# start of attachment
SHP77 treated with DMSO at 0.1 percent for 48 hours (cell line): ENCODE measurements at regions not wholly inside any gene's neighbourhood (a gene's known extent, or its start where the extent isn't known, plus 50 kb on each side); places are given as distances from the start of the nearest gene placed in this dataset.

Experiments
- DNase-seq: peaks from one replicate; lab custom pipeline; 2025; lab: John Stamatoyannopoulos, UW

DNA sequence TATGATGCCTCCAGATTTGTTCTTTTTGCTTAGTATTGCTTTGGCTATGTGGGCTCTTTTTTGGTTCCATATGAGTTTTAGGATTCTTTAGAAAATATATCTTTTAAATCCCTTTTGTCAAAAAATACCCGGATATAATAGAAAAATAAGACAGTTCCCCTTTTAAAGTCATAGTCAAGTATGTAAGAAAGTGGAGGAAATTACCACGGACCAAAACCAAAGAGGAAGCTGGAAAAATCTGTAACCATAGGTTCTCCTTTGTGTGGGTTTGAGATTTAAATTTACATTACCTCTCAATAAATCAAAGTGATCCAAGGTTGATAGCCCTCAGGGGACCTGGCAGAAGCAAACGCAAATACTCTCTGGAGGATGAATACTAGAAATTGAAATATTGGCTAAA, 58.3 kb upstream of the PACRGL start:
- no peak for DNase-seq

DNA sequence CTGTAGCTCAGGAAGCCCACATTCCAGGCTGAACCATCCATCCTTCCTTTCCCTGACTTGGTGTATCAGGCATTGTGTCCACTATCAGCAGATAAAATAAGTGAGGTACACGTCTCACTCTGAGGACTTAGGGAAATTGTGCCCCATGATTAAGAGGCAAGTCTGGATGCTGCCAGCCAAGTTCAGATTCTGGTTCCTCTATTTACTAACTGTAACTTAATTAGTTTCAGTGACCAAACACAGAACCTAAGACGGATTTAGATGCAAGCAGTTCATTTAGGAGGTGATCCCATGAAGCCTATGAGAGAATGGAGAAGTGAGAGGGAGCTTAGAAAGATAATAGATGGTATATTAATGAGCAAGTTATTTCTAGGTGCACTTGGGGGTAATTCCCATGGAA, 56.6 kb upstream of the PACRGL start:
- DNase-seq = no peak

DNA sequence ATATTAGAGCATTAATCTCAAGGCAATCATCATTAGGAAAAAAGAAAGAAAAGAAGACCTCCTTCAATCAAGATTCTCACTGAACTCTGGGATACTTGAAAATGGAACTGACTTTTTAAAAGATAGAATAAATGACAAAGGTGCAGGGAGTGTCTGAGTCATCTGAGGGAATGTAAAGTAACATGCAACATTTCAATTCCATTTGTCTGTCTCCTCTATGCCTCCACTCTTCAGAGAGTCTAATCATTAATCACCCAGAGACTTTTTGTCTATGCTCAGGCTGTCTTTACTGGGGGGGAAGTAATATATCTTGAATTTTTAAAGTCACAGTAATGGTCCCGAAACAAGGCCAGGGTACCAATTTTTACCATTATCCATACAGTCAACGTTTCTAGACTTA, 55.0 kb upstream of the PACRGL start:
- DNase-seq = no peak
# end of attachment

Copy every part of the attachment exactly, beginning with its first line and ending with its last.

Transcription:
SHP77 treated with DMSO at 0.1 percent for 48 hours (cell line): ENCODE measurements at regions not wholly inside any gene's neighbourhood (a gene's known extent, or its start where the extent isn't known, plus 50 kb on each side); places are given as distances from the start of the nearest gene placed in this dataset.

Experiments
- DNase-seq: peaks from one replicate; lab custom pipeline; 2025; lab: John Stamatoyannopoulos, UW

DNA sequence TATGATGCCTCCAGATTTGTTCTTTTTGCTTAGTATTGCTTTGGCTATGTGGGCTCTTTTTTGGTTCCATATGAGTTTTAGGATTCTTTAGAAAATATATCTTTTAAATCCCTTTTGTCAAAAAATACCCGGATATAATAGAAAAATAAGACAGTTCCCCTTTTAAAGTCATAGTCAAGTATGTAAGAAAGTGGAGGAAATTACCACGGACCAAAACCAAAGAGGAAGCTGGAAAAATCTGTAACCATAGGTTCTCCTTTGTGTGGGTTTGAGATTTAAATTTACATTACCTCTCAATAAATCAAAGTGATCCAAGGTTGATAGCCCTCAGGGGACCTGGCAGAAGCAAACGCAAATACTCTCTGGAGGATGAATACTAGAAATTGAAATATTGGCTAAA, 58.3 kb upstream of the PACRGL start:
- no peak for DNase-seq

DNA sequence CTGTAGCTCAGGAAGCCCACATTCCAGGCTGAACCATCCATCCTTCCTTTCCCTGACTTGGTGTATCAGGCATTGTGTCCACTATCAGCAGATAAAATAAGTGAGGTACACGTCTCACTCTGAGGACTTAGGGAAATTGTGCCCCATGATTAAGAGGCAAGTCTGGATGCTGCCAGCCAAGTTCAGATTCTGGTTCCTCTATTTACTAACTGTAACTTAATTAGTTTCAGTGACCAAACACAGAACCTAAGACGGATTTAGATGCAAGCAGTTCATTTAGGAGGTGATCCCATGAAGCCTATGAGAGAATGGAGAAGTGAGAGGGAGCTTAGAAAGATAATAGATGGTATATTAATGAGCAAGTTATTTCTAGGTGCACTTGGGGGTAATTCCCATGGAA, 56.6 kb upstream of the PACRGL start:
- DNase-seq = no peak

DNA sequence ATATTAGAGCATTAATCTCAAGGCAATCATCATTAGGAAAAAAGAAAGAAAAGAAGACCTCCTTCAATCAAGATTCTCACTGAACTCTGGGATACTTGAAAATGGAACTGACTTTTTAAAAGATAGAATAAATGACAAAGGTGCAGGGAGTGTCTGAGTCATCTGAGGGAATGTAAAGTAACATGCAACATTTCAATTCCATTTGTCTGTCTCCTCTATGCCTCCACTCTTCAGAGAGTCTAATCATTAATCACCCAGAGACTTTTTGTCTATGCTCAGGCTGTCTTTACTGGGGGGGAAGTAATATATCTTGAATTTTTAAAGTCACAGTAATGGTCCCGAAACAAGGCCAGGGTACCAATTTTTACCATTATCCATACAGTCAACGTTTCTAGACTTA, 55.0 kb upstream of the PACRGL start:
- DNase-seq = no peak